The Sanaman language, xele sanamali, formerly called Lakhesian by the colonial power Shireroth and Sani/Ama, is a Cosimo-Benacian language spoken by approximately 55 million people in Sanama and Talenore. Sanaman is an ergative-absolutive agglutinating language. It has two orthographic standards, called Sani and Ama. It is also related to the divergent Estarisan. Around 50 million speakers can be found in Sanama, and 5 million in Talenore. It is an official language in Talenore and the main official language in Sanama.
The Sanaman language is the proposed common name for the Sani and Ama languages. The two languages are almost entirely mutually intelligible, differing only slightly in orthography, word choice and pronunciation. While speakers of a western dialect of Ama and an eastern dialect of Sani might struggle to understand each other in certain circumstances, exposure to different dialects increase understanding dramatically. Many Sanis and Amas push back against the notion of a common language, stressing the many perceived differences between the two standards. In 1680 the new government lead by the United Nationalist Alliance started promoting the notion of a common Sanaman ethnicity, comprising both the Ama and the Sani peoples. The federal census of 1680 also classed the Sani and Ama as Sanaman for the first time.
Sanaman is an official language in Sanama and recognised for local official use in Talenore.
Distribution and usage
Sanaman is spoken natively in western, central, southern and southeastern Sanama, in the areas traditionally called Sanilla and Amarra. It has its strongest position outside the large cities. In rural areas and smaller cities and towns, it is by far the majority language. In larger cities, like Niyi, it has a much weaker position, usually in favor of Istvani. In the entire country of Sanama, 60 percent of all people speak Sanaman as their first language.
|Lateral approximant||l̥ l|
Where consonants appear in pairs, the left is unvoiced and the right is voiced.
Sani has six vowel phonemes. They do not contrast for length or nasality. The Sani schwa vowel is transliterated as Ë, while the E vowel varies between /e/ and /ɛ/ depending on environment.
Verbs in Sanaman are modified to express aspect and modality, but not tense. Tense is instead indicated by a combination of aspect, mood and time adverbial construction.
Sanaman uses several aspects and indicate them by affixes and infixes.
- Perfective aspect: an action is viewed as completed (as in "I saw the dog").
- Imperfective aspect: an action is viewed as initiated but not completed, it is ongoing. This aspect has two forms:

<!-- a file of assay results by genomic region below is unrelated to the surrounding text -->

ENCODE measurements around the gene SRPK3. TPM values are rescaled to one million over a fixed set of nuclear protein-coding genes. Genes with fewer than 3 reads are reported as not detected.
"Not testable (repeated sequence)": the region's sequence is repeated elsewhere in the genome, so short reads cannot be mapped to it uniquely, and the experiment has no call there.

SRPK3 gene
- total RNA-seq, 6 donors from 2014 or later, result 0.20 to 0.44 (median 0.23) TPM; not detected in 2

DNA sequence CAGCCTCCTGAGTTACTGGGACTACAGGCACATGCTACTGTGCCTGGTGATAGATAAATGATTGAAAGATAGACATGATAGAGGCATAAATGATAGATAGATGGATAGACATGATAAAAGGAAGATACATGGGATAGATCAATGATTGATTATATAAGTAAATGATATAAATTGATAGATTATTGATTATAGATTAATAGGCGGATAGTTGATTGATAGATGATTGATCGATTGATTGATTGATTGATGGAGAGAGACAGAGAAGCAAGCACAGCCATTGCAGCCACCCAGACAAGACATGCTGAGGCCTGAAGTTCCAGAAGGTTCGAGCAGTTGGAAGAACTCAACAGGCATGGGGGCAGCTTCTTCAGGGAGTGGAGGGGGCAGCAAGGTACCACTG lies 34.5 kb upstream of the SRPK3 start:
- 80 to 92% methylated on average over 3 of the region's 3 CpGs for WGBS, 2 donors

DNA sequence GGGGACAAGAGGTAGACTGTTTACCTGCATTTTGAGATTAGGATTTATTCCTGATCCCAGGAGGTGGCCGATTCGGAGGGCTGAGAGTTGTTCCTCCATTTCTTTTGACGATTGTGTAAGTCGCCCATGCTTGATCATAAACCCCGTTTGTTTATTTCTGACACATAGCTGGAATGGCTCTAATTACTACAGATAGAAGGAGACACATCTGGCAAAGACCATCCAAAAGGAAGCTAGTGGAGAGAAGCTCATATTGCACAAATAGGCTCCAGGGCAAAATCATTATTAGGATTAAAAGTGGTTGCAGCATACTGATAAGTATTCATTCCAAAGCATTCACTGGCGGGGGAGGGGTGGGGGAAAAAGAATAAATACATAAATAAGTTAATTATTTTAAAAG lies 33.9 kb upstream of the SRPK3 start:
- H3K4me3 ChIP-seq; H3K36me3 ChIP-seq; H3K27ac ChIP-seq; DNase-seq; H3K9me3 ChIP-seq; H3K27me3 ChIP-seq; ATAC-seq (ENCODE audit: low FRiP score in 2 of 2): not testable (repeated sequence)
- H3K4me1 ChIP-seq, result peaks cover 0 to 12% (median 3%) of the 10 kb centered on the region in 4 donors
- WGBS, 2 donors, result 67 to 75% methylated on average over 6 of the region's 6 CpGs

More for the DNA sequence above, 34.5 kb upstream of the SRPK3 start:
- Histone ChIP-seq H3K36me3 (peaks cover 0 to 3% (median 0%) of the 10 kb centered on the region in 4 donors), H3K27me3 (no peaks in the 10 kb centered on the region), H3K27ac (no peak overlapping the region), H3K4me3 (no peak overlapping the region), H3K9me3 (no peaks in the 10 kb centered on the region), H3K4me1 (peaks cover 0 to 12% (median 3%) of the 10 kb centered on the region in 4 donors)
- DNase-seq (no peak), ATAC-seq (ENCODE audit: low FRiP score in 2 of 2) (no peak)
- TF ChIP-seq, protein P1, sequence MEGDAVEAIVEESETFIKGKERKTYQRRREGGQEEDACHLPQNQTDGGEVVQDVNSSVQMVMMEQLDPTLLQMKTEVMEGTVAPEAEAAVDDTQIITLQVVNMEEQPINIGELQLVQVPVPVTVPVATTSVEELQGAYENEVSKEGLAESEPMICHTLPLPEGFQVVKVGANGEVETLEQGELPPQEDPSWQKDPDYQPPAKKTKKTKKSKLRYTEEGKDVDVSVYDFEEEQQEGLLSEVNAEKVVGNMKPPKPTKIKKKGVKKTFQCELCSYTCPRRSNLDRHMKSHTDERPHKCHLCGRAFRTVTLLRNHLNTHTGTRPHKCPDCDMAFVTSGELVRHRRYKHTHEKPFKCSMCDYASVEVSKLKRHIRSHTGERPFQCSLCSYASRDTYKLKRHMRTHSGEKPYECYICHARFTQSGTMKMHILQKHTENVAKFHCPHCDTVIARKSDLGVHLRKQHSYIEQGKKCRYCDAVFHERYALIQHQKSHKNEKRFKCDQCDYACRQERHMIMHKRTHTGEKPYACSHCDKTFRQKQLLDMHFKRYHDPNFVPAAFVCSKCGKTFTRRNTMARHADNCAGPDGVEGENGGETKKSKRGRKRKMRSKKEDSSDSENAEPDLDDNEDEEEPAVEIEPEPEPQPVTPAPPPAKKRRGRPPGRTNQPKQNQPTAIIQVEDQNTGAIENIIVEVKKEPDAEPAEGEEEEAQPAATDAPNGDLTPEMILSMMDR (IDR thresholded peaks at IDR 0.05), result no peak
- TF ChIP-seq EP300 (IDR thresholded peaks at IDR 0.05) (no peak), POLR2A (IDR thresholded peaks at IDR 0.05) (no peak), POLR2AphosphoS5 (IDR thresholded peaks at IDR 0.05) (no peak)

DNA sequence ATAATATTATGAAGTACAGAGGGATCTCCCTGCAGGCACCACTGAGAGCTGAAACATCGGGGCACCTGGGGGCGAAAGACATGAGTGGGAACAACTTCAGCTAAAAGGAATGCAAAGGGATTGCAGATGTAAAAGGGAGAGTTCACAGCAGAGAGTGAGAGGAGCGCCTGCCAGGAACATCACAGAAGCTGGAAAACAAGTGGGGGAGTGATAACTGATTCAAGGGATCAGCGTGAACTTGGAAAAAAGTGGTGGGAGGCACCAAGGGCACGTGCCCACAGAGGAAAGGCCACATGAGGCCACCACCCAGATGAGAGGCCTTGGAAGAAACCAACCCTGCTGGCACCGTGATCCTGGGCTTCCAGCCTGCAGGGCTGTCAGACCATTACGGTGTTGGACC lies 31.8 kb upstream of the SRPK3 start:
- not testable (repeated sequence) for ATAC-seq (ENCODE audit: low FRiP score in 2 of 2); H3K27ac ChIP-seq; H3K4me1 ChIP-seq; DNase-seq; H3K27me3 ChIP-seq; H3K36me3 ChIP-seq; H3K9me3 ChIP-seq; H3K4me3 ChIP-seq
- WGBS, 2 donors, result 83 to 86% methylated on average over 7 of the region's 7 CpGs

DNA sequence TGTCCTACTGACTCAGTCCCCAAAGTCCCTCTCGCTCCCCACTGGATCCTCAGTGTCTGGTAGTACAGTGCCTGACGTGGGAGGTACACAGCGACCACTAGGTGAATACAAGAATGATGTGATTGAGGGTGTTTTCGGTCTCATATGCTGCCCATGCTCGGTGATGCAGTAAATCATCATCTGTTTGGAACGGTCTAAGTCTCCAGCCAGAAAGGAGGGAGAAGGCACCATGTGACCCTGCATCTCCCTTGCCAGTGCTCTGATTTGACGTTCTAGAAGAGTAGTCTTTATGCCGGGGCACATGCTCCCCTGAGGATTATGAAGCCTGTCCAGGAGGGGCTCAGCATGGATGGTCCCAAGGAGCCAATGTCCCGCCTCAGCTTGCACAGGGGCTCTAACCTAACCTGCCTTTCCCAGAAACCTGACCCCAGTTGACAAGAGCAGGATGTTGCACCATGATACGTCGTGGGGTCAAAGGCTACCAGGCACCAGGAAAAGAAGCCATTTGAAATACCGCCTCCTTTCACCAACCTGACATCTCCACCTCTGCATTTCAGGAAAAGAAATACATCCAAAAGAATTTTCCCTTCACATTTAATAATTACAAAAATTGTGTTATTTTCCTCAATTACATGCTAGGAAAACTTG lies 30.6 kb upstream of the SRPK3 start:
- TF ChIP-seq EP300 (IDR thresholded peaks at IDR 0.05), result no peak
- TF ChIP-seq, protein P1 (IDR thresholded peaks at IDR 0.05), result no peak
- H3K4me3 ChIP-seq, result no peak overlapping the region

- Habitual aspect: the action is performed repeatedly ("He comes here every day").
- Continuous aspect: the action is ongoing without pause ("she is swimming").
Sanaman expresses modality by affixes to the verb.
- Indicative: a statement is a fact. This comes in two forms, one strong indicating it is a fact and cannot be otherwise, and one weak which is any other degree of certainty. (Compare "I know the capital of Shireroth is Shirekeep" and "I believe the capital of Shireroth is Shirekeep").
- Subjunctive: Event is considered unlikely.
- Conditional: Event depends on another condition ("if").
- Optative: Event is hoped, expected, or awaited.
- Potential: Event is probable or considered likely.
- Imperative: Event is directly ordered or requested by the speaker.
- Prohibitive: Event is prohibited by the speaker, i.e. negation of the imperative.
- Desiderative: Event is desired/wished by a participant in the state of affairs referred to in the utterance.
- Dubitative: Event is uncertain, doubtful, dubious.
- Admirative: Event is surprising or amazing.
- Interrogative: Event is asked or questioned by the speaker.
- Hortative: Signals the speaker's encouragement or discouragement toward the addressee's bringing about the action of an utterance. There are several indicating different levels of encouragement as well as discouragement.
Sanaman is a verb-subject-object language, where the direct object precedes any indirect objects. However, given that the language is highly agglutinating, word order is also quite free. The internal phrase structure is right-branching, meaning that the head of the phrase precedes its determiners. Many determiners are expressed as suffixes instead of as separate words, especially what in Istvanistani would be expressed through adjectives, adverbs and prepositions.